Another El Pasoan, Haymon Krupp, went from merchant to wildcatter. He drilled the Santa Rita No. 1 on land of the University of Texas System. This 1923 oil discovery continues to benefit university students today through the oil royalties. Other Texas Jews who made their mark in the oil business include Max Jaffe and the Rudmans in East Texas and the Danciger family for whom a Fort Worth community center is named. Charles Brachfield was elected in 1931 the first president of the East Texas Lease, Royalty Owners and Producers Association. Judge Brachfield, who had various Rusk County political offices, ran for state attorney general in 1926, becoming the first Jew to seek statewide public office.

Texas Jews have been artists, as well. Joseph Finger was the architect who designed the art deco Houston City Hall in 1937. Gershun (Gus) Levene, who as a young man in 1932 heard the Dallas Symphony Orchestra perform his "Ballet Suite: Exodus," went on to a career in Hollywood. His work there included arranging the music for the film The King and I.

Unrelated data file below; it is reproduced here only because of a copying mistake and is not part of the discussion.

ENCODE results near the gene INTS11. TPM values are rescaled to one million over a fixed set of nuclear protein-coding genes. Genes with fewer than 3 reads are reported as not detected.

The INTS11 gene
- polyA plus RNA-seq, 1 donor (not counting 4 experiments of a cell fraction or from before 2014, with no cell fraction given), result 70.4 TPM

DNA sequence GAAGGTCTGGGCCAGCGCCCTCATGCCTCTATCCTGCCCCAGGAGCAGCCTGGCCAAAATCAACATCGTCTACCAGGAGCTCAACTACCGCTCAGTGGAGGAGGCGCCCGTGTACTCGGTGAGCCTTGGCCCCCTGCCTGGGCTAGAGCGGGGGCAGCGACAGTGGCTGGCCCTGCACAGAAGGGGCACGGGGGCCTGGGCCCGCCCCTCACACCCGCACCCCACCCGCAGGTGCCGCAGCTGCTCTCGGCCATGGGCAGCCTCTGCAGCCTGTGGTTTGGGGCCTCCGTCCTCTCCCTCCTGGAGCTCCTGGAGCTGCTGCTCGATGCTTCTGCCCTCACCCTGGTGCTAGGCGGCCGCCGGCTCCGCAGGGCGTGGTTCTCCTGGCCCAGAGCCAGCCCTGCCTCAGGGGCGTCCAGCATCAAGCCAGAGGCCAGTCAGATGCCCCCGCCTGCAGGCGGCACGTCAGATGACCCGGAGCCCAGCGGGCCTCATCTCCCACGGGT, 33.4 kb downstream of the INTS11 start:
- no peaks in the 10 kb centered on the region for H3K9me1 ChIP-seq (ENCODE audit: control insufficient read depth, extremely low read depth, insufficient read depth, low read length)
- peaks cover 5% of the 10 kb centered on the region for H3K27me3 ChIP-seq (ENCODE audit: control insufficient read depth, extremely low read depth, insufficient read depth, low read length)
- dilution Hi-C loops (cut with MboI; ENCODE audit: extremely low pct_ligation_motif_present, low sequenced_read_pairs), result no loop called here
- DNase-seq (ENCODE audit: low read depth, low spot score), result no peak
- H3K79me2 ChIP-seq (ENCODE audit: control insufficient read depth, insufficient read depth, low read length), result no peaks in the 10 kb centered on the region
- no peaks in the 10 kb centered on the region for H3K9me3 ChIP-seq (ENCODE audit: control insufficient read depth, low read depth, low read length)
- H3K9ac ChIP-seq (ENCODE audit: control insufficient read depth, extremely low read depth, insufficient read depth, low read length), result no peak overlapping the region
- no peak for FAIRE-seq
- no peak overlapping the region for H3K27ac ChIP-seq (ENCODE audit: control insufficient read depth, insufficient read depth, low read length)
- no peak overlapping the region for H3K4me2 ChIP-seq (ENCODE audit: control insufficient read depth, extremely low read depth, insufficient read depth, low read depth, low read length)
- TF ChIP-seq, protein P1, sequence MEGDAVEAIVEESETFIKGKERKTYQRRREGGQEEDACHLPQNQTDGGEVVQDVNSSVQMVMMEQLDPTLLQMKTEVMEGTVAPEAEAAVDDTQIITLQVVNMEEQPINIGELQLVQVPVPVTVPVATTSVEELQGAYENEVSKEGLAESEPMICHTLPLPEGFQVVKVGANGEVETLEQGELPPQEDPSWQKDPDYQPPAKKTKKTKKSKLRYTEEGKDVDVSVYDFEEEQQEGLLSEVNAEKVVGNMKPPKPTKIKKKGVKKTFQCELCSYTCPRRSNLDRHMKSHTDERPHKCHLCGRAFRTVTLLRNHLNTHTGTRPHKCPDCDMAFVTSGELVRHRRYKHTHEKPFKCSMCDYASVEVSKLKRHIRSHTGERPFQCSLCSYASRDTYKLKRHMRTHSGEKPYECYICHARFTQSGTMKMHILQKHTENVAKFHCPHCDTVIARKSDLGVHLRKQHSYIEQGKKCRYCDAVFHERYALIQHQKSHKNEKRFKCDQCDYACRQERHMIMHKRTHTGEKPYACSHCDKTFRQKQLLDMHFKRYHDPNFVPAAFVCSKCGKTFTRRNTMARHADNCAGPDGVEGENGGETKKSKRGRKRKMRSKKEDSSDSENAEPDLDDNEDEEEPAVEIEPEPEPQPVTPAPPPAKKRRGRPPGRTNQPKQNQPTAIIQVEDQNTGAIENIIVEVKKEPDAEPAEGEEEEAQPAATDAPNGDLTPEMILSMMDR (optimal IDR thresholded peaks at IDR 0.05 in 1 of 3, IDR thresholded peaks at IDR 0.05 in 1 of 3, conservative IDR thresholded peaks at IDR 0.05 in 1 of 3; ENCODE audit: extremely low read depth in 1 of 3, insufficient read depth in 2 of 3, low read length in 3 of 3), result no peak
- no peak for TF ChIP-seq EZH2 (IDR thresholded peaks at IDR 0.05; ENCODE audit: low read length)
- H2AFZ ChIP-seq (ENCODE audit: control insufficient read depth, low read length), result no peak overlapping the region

Others in the popular culture field include David Westheimer, whose book Von Ryan's Express became a motion picture, and writer and country-music performer Kinky Friedman.

On the political scene, many Jewish-Texans have served as mayors of their cities, including Isaac Kempner in Galveston and Annette Strauss in Dallas. Galveston's Babe Schwartz was a longtime fixture in the Texas Senate. And, on the national scene, attorney Robert Strauss served presidential administrations from Lyndon Johnson to Bill Clinton. Another lawyer of note was San Antonio native Hermine Dalkowitz Tobolowsky, an advocate of women's rights who has been called "Mother of the Equal Rights Act in Texas."